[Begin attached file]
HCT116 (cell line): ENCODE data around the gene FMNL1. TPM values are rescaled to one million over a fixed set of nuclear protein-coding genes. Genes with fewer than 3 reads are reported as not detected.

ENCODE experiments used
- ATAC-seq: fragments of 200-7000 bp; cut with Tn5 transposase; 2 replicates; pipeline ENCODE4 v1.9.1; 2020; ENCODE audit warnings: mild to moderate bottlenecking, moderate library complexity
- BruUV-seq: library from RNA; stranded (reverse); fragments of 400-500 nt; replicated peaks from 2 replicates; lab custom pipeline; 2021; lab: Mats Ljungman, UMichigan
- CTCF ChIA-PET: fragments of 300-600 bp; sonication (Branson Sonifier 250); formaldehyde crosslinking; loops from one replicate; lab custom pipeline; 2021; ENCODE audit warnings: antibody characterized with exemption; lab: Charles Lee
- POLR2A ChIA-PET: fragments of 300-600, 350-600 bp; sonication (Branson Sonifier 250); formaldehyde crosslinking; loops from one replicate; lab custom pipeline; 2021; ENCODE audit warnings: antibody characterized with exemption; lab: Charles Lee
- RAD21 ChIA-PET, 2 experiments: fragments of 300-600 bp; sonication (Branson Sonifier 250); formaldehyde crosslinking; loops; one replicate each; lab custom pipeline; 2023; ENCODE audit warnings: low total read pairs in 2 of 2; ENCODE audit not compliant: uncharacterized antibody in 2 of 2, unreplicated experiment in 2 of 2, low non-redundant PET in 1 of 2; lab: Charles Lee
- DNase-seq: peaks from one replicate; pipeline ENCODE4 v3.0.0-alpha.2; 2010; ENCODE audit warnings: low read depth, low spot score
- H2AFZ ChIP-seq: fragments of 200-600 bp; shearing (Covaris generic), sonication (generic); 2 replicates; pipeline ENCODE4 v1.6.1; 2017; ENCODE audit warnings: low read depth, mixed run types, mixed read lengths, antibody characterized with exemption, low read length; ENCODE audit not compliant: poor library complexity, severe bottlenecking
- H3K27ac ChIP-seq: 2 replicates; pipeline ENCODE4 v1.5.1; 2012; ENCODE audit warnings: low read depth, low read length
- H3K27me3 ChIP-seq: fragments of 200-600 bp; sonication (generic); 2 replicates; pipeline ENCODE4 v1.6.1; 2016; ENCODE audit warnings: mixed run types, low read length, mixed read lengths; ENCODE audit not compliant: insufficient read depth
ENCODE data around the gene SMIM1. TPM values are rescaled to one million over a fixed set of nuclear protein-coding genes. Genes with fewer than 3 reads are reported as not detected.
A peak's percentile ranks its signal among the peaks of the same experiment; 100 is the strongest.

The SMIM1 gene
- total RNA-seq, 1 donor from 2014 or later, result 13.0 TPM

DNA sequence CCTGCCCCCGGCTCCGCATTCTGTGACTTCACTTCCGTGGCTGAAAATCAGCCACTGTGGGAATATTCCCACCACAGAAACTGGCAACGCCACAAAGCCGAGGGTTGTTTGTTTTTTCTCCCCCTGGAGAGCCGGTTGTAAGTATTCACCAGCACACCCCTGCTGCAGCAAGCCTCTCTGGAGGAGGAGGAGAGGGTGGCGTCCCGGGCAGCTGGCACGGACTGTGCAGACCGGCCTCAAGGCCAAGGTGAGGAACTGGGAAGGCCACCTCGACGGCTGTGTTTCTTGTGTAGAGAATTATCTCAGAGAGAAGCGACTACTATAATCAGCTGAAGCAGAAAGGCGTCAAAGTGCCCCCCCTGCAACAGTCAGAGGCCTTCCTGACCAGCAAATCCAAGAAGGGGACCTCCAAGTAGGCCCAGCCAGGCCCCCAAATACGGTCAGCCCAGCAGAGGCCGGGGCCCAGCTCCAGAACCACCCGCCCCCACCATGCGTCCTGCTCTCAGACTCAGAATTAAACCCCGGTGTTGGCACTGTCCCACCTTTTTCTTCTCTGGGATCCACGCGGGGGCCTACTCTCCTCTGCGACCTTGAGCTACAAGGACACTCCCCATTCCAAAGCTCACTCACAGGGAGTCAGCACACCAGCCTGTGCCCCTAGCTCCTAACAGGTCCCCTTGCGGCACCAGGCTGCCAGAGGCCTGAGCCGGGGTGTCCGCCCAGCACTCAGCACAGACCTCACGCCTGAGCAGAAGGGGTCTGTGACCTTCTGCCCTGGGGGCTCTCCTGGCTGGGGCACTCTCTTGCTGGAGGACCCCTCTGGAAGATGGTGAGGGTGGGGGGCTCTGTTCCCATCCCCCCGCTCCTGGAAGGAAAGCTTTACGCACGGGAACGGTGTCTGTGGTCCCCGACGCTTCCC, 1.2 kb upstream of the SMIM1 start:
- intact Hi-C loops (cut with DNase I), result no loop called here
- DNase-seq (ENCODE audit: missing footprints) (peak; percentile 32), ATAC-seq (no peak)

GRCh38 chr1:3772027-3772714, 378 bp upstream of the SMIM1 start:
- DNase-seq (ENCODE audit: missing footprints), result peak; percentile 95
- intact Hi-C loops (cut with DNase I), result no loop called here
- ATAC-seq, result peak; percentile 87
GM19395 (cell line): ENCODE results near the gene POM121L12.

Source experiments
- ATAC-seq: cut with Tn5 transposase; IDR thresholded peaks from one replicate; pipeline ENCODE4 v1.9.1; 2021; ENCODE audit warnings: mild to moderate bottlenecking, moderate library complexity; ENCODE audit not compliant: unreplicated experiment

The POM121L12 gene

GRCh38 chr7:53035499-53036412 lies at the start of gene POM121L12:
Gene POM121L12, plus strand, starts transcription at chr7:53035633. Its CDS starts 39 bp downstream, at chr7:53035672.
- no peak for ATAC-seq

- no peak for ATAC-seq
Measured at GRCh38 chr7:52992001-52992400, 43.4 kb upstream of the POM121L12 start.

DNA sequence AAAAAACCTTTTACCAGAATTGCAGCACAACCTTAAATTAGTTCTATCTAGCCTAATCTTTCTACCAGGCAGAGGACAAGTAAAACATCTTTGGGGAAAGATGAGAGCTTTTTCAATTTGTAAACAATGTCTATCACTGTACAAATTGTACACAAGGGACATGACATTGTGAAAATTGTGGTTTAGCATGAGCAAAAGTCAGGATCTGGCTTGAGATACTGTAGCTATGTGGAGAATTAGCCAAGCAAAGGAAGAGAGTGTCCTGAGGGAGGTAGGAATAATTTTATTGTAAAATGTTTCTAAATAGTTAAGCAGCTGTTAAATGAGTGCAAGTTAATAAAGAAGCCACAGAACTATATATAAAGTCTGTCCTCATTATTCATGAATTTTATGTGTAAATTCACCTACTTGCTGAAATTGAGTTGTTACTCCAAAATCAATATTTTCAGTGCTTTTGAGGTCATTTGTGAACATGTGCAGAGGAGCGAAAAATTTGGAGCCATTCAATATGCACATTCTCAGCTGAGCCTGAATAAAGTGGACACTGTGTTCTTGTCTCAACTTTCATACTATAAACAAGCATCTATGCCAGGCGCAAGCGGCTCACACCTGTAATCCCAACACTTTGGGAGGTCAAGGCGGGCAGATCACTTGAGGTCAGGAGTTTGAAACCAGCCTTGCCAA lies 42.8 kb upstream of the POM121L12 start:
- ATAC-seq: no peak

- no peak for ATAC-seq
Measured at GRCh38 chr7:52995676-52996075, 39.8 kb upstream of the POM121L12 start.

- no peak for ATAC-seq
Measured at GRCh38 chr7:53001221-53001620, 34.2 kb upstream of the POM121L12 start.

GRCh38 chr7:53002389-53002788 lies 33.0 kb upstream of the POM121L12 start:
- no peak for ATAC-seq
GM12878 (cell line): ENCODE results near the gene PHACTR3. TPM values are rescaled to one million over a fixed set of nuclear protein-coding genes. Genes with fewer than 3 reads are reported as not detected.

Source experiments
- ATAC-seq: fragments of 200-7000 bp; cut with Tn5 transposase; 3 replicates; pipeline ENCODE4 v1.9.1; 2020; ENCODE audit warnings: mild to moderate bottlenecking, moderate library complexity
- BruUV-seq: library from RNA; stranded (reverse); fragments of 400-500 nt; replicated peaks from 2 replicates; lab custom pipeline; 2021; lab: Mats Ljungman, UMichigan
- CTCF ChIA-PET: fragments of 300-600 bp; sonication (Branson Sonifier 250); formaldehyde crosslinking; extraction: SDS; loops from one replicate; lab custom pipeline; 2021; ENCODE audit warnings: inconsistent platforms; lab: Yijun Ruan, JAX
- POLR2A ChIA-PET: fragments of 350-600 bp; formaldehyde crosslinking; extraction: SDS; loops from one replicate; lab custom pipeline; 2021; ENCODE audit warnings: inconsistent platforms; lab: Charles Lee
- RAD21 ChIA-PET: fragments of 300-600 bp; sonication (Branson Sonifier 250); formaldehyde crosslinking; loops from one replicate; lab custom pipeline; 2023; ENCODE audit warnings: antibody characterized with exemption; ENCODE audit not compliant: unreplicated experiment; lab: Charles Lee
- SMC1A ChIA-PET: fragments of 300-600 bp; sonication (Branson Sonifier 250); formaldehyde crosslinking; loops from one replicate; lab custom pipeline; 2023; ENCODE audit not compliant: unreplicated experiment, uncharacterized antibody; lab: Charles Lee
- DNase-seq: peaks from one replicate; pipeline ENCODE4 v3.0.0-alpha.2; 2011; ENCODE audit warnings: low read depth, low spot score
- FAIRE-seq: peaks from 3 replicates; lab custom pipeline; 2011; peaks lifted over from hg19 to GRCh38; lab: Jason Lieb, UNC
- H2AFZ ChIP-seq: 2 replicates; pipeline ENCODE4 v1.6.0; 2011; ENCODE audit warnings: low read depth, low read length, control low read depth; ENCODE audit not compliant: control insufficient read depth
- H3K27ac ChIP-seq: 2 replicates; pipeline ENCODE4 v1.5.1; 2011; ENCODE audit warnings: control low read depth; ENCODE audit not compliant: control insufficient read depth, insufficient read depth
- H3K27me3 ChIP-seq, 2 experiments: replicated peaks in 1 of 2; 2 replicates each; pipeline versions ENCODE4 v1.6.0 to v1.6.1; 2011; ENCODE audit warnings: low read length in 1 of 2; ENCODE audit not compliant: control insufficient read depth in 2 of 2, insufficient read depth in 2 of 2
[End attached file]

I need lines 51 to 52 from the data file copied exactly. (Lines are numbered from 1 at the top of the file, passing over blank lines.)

- H3K27ac ChIP-seq: 2 replicates; pipeline ENCODE4 v1.5.1; 2011; ENCODE audit warnings: control low read depth; ENCODE audit not compliant: control insufficient read depth, insufficient read depth
- H3K27me3 ChIP-seq, 2 experiments: replicated peaks in 1 of 2; 2 replicates each; pipeline versions ENCODE4 v1.6.0 to v1.6.1; 2011; ENCODE audit warnings: low read length in 1 of 2; ENCODE audit not compliant: control insufficient read depth in 2 of 2, insufficient read depth in 2 of 2